Post-Mayhem Post-Hysteria Blog Post

Writing and anything related to writing crawls to a standstill during the last days of school. I'm still getting up early, but unfortunately the quiet time by myself has been spent doing other things, so I haven't made much progress. 

Or actually, I guess I've made some. Somewhere in the madness of the week-long events of the SCCC Creative Writing Festival, I found time to revise one or two lines a day of the fairy tale. And I read the first six scenes of Walcott's The Ghost Dance (very good, and I think better than Walker, the first play in the book, which feels -- dare I say it -- a little clunky compared to Ghost Dance.)

Also I gave up (for now) losing more precious minutes searching the stacks of paper around my house for the pages A. kindly wrote feedback on, the first half of the fairytale, up to Chapter Five, and instead I printed out the entire fairy tale in a double-spaced format (47 pages like that! That shit is long!) so that I can methodically go through the poem and study the meter. 

A. warned me against doing this during my sabbatical but that was when I was in the middle of trying to just write the damn thing and get it out onto paper, and now that it is very much on paper (a lot of it) I'm going to look for all of those places where the meter isn't working. For instance, places where I begin a line with two unstressed syllables, creating a less dynamic (slack) musical effect; as A. pointed out, more often than not these lines end up sounding something more or less like prose, not really poetry. 

So I'm going through the poem with a fine-tooth comb, as it were. I'm going to have to accelerate my progress, though, very soon -- because I'd like to have the fairy tale's first extensive revision complete well before May 31, which happens to be a submission deadline I'd like to meet. (For an excellent journal, The Fairy Tale Review,  which A. helped me find during the AWP Bookfair this year.)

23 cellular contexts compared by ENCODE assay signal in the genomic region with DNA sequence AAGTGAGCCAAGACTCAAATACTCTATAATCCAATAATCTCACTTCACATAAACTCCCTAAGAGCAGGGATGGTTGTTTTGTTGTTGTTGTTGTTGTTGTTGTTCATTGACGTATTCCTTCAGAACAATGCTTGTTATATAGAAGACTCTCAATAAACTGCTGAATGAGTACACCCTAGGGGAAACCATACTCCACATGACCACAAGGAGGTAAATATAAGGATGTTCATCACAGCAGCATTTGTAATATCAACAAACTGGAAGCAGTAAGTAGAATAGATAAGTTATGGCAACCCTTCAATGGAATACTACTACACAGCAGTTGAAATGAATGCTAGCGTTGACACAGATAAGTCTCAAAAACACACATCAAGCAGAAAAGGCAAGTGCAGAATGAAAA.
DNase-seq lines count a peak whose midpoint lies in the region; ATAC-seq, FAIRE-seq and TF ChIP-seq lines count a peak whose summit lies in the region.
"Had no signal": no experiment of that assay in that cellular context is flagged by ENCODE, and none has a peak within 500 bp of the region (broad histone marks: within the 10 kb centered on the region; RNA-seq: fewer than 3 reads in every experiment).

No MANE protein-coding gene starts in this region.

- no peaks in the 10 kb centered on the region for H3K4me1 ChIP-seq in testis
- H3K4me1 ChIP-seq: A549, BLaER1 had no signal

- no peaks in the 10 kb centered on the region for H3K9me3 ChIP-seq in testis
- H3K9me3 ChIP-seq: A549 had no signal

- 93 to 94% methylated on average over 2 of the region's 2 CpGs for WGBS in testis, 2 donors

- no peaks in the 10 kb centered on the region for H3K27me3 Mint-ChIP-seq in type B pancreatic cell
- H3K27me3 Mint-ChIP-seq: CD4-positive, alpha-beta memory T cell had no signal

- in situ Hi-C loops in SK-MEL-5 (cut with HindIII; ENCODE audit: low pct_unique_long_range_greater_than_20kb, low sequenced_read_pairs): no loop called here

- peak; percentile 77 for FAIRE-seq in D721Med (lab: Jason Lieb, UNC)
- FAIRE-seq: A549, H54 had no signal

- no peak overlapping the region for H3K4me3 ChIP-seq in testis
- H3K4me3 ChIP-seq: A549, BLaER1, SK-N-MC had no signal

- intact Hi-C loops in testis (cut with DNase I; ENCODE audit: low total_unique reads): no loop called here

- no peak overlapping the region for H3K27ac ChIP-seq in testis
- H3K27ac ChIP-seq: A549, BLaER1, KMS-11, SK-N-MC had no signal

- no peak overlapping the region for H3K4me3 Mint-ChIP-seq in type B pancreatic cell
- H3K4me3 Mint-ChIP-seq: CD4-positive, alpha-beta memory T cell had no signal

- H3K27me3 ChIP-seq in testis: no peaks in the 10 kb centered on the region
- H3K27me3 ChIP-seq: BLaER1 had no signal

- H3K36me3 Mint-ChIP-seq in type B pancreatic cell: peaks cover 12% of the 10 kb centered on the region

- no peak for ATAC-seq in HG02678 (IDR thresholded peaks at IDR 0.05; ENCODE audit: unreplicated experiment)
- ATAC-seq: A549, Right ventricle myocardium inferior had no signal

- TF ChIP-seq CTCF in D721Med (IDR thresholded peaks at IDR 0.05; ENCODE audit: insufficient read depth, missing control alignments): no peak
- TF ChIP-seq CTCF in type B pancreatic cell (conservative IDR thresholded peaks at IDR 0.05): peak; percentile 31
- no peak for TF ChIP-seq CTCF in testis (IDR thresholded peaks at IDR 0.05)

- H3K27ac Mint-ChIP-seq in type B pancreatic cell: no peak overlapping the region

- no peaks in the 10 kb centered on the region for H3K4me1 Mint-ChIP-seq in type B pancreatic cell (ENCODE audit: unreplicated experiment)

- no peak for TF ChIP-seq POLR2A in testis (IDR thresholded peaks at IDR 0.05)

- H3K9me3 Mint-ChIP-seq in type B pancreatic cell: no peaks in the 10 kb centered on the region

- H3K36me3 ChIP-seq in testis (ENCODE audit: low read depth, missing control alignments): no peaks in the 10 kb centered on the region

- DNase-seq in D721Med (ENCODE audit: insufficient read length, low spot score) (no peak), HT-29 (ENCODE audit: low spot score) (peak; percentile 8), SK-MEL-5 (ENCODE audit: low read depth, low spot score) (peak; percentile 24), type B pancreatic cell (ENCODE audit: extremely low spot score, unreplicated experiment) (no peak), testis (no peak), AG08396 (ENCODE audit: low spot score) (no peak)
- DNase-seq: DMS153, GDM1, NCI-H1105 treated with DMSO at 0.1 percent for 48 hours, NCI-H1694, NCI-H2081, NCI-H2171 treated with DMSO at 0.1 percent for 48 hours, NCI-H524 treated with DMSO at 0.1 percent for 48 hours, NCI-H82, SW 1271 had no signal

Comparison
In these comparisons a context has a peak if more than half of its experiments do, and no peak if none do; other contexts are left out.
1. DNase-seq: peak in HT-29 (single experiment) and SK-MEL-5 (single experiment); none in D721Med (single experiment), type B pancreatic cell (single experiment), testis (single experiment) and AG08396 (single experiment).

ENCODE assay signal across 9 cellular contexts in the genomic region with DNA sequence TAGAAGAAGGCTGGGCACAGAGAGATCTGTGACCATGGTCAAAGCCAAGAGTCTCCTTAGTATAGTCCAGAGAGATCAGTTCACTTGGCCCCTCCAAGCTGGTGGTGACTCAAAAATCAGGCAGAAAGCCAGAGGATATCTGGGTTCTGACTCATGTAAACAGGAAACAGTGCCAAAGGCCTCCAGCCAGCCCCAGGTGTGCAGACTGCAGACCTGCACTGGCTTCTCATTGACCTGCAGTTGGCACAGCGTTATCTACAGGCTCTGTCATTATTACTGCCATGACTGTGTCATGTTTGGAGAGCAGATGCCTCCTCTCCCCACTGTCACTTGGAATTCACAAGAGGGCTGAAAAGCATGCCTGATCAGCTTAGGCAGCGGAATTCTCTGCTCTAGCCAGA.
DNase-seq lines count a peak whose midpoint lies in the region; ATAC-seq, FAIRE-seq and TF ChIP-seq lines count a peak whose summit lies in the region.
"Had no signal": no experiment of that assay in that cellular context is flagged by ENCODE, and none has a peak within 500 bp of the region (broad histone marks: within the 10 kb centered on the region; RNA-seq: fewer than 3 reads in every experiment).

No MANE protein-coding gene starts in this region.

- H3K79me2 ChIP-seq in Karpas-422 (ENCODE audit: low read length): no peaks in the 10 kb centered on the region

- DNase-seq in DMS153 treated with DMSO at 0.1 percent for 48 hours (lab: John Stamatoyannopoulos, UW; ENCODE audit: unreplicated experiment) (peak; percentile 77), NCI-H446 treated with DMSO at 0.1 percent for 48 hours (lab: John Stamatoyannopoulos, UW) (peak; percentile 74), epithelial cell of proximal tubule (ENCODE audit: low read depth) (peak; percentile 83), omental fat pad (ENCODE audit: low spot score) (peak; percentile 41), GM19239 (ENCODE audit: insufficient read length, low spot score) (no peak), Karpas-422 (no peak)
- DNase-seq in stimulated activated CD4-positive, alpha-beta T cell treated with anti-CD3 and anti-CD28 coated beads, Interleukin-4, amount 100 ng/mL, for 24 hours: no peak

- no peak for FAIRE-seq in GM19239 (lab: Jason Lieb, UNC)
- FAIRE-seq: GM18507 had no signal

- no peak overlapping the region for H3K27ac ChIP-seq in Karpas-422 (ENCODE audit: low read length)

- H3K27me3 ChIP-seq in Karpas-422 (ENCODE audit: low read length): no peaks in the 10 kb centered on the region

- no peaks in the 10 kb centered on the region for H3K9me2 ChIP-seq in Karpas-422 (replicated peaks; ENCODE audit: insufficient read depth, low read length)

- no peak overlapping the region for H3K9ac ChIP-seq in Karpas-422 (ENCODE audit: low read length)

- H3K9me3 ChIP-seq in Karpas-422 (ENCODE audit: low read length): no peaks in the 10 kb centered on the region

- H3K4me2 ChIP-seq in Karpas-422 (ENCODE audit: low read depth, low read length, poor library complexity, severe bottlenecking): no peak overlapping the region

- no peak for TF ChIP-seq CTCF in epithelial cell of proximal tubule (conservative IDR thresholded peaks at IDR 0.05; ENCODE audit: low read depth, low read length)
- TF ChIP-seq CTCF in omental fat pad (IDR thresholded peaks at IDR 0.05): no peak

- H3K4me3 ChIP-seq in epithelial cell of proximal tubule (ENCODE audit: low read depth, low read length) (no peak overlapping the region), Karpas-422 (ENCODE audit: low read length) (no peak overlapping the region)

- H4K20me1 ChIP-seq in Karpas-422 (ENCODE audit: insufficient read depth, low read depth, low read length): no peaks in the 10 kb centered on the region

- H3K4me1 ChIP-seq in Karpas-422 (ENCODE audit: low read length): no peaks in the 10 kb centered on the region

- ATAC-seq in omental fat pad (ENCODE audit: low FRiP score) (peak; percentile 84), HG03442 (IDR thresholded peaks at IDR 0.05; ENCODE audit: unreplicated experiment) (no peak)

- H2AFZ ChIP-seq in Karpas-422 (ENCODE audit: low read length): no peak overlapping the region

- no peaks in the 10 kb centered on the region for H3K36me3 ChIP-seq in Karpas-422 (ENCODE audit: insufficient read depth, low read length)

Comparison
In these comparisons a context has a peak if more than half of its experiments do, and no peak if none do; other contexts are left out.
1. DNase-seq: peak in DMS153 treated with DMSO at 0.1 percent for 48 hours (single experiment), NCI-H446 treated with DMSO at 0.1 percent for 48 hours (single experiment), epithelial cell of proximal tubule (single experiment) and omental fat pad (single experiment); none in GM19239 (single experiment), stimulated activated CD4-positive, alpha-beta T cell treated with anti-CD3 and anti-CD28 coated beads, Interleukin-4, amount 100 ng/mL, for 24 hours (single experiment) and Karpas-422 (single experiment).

Speaking of AWP, I'm ridiculously excited about the keynote conversation for AWP 2013 between Walcott and Seamus Heaney.

Yesterday I gave a talk at the college titled "Carolyn Forchè and The Poetry of Witness," which was only partly about Carolyn Forchè and her excellent anthology Against Forgetting, but also about two of my poet-friends who have written their own poetry of witness, Ruth Irupè Sanabria and Stephanos Papadopoulos. I use Ruth's The Strange House Testifies in my creative writing class -- and have for the past two years, I think. It's an excellent example of survivorship -- a word I just made up according to the Blogger spell check but is somehow confirmed by Anyway, the book demonstrates how atrocity and genocide affect those who manage to escape death. Stephanos wrote a book about The Black Sea Greeks, one that will be out in the fall of this year, which addresses the ethnic cleansing and exodus of a population of Greek people living in Turkey in the early half of the twentieth century.

The talk went well -- one of my colleagues was kind enough to bring her journalism class, which means that I actually had an audience! -- and because I spend time obsessing about things like giving talks and appearing like I know what I'm speaking about, I spent a good amount of time doing library database research while scripting the first half of my talk (the second half went largely unscripted, where I read and spoke about the poems). The whole rushing-to-get-it-finished thing was actually kind of energizing, and gave me an idea for an article I might pitch to the Writer's Chronicle or somesuch writerly publication. 

The article would have to be written over the summer, of course, because I have so much grading to do right now. Grading made evident by the length of this post -- its length shows to what lengths I'm really reluctant to catch up on grading and make myself feel better about the whole deal. We're less than two weeks away from the end of the semester, fer chrissakes. You'd think I'd just buckle down. 

Well, buckle down I will. Now that the mayhem of the creative writing festival is over (which went very well -- Cornelius Eady was really good, and we were so lucky to have him there), and my hysteria over this lecture is over -- my brain felt fried by all the adrenaline flowing through it yesterday -- I shall do my best to get my poor students their papers. Somehow. I have, like, two hours to grade a literal mountain of papers once I get to school. I don't think it's all going to be finished by the time 12:30 p.m. -- when I meet my class -- rolls around, but I'll damn well have something done.


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